Less than 10% of patients with hepatitis C (HCV) receive the treatment they need to achieve a sustained virologic response (SVR), results from a systematic review show.
The review, which included 25 studies conducted in the US, Canada, and Australia, revealed that 19% of HCV-infected and 16% of HCV/HIV-coinfected patients are considered eligible for treatment.
And only 3% and 6% of HCV-infected and HCV/HIV-coinfected patients, respectively, continue with treatment until a SVR is achieved, say the authors in General Hospital Psychiatry.
The authors highlight that recently developed direct-acting antivirals are very effective at curing HCV when used in combination with pegylated interferon and ribavirin.
But the side effects associated with these drugs are greater than those of traditional antiviral therapy and this may deter patients from seeking treatment, add Carol North (The University of Texas Southwestern Medical Center, Dallas, USA) and team.
They therefore recommend that researchers and physicians address such treatment concerns "so that the benefits of emerging scientific achievements can be realized in the care of HCV in the community."
The review identified four barriers to receipt of care: medical ineligibility, patient-related barriers, provider-related barriers, and medical care system barriers.
Medical and psychosocial problems, such as substance misuse, psychiatric illness, and medical comorbidity, were found to hinder receipt of treatment in up to one third of HCV patients.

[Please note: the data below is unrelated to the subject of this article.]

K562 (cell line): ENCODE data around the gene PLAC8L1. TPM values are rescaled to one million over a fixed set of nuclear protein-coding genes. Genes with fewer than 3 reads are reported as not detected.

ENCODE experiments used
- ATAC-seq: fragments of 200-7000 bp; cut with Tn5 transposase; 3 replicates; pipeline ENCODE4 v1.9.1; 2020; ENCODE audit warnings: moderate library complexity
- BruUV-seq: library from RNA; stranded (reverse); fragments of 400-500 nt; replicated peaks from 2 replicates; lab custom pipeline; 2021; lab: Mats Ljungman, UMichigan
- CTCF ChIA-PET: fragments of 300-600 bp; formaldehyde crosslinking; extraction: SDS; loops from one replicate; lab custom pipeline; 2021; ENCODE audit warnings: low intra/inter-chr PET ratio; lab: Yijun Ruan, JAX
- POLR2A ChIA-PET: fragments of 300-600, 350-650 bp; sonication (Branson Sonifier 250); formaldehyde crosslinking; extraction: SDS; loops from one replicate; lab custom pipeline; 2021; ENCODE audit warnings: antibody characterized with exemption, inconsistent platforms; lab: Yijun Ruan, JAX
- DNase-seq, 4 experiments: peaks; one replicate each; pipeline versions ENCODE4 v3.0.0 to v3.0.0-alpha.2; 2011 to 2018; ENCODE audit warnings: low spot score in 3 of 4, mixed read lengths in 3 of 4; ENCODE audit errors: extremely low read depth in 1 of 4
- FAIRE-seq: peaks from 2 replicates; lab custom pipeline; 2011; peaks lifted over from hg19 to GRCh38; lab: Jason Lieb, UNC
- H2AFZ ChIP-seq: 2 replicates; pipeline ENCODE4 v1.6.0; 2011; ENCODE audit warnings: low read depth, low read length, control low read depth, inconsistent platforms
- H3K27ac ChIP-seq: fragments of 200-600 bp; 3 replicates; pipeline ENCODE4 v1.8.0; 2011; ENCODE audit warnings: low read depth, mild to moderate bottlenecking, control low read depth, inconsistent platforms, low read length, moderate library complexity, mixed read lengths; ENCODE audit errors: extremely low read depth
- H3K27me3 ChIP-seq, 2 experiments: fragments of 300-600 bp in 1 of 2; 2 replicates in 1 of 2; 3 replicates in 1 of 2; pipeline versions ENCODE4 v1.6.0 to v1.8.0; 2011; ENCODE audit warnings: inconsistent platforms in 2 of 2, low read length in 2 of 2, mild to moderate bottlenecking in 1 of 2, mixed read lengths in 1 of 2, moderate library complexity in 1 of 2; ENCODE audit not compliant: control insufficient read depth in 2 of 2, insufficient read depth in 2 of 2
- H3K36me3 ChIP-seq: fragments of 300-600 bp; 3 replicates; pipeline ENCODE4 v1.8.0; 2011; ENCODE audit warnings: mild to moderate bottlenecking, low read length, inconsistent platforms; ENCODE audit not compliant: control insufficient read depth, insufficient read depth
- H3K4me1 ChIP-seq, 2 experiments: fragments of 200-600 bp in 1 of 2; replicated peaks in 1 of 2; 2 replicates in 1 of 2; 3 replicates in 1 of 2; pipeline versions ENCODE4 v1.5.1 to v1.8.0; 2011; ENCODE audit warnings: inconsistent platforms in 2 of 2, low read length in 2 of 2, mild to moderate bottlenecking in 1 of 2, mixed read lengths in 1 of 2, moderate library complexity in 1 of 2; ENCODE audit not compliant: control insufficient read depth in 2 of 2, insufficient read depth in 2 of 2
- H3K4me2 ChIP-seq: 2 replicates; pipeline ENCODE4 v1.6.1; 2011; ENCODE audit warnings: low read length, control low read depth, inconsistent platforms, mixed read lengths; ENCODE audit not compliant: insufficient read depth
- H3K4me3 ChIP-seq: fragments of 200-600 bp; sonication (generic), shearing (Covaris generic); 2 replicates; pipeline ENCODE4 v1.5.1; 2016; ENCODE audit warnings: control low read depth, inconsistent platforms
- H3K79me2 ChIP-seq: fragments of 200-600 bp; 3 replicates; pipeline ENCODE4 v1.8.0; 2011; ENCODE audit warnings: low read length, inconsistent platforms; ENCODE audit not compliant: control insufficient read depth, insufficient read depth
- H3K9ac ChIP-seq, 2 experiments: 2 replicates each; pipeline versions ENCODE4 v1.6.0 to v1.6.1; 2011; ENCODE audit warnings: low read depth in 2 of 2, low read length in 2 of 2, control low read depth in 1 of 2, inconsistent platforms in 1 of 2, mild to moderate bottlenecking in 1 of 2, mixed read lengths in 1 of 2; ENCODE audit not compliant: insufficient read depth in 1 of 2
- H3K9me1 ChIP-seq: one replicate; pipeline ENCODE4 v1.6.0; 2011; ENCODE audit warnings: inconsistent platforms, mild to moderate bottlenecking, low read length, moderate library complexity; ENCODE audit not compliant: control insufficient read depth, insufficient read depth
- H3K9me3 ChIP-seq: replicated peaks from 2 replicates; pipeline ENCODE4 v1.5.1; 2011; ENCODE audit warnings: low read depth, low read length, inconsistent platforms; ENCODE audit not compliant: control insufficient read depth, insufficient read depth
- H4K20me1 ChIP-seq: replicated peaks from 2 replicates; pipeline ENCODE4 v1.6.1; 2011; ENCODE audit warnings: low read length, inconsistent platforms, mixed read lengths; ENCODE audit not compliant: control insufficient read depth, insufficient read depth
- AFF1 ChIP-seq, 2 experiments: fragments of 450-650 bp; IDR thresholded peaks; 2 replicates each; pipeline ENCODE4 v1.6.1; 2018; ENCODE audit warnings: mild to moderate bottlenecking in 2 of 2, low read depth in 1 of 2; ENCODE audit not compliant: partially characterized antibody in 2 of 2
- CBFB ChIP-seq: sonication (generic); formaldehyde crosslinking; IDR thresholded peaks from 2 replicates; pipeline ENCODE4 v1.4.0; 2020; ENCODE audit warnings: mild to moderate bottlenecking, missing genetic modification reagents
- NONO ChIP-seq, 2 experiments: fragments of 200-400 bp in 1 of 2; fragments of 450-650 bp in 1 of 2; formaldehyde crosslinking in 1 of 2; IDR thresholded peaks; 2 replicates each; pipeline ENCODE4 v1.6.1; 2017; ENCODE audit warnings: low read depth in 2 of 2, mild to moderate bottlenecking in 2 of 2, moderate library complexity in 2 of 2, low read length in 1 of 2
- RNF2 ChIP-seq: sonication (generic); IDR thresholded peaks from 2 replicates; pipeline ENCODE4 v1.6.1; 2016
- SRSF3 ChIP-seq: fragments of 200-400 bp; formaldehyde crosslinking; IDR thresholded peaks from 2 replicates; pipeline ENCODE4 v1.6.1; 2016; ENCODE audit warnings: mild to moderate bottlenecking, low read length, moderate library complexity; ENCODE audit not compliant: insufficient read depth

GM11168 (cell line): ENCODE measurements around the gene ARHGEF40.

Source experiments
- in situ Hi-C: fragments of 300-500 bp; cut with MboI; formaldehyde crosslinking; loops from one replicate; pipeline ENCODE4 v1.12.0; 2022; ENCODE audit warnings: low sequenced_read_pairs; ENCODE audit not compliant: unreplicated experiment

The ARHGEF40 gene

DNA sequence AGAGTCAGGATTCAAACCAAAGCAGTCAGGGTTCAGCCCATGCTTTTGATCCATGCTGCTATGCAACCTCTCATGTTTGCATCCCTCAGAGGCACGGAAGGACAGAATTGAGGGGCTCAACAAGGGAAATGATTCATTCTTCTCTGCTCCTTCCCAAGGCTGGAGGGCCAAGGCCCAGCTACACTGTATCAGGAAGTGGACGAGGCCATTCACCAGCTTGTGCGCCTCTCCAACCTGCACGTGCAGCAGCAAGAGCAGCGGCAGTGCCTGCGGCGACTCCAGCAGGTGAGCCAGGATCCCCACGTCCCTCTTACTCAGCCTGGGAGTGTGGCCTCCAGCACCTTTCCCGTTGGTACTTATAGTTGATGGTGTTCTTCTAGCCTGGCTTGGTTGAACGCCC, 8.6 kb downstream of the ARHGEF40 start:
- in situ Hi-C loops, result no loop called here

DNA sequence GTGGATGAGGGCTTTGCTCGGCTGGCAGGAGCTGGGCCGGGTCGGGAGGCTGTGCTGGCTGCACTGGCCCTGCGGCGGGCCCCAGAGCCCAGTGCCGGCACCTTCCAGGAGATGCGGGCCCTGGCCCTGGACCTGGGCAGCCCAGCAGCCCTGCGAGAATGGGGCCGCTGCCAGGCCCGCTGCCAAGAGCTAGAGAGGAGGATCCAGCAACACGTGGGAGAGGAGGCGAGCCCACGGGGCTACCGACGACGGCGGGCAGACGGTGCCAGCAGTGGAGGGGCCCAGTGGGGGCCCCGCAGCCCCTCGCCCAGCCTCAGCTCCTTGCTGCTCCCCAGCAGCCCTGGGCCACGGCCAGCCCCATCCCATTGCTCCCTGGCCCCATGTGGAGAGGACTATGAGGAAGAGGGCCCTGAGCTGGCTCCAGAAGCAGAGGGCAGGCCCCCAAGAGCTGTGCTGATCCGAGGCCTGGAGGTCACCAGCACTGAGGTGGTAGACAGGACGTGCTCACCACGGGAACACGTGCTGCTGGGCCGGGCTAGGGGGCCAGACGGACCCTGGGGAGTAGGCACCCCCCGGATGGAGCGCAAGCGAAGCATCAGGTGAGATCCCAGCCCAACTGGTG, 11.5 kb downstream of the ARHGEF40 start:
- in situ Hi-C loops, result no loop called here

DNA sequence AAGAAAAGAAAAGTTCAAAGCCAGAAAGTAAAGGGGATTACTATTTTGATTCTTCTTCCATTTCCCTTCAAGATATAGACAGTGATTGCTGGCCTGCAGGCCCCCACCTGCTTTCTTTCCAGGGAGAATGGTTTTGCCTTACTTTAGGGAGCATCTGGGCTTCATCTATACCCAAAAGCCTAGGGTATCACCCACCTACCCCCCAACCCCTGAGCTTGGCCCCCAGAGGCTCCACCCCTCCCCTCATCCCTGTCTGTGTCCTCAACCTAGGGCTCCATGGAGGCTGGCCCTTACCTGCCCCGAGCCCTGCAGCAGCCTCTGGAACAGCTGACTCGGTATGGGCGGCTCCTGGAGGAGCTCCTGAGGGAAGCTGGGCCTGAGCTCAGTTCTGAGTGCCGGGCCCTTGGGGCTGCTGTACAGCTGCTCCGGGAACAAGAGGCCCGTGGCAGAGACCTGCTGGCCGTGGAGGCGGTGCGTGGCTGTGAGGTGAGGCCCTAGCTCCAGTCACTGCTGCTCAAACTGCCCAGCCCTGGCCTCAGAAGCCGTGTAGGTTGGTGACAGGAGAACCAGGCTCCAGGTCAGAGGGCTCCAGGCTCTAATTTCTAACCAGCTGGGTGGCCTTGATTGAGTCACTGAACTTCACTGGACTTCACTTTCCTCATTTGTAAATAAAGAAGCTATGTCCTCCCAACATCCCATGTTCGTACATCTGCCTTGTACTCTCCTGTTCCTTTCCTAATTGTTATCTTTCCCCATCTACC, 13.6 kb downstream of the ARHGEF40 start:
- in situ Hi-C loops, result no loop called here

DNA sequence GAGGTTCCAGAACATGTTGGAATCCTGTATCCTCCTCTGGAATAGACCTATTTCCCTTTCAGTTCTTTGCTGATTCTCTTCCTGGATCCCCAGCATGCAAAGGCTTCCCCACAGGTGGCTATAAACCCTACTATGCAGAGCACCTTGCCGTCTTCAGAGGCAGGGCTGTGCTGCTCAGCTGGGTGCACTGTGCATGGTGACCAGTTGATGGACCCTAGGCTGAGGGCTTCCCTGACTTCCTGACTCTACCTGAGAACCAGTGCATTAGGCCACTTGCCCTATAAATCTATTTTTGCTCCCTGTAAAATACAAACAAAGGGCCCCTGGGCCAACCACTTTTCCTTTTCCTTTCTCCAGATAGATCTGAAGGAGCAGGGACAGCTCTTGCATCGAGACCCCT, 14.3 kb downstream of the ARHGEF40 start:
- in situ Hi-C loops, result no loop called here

"Management of these problems in patients with psychiatric and/or substance-use problems has the potential to improve their treatment readiness and likelihood of successfully completing HCV treatment," say North et al.
Only studies performed in real-life, non-clinical trial settings were included in the systematic review to ensure that a true impression of "real-world" HCV treatment practices was obtained.
In all studies, patient flow through the HCV care pathway was recorded in terms of the percentage of HCV patients presenting for care who were deemed eligible for treatment, started treatment, completed treatment, and achieved a SVR.
North and colleagues conclude that the findings from the current review illustrate that new interventions are required to encourage HCV patients to "engage in treatment and achieve success in completing treatment."
Licensed from medwireNews with permission from Springer Healthcare Ltd. ©Springer Healthcare Ltd. All rights reserved. Neither of these parties endorse or recommend any commercial products, services, or equipment.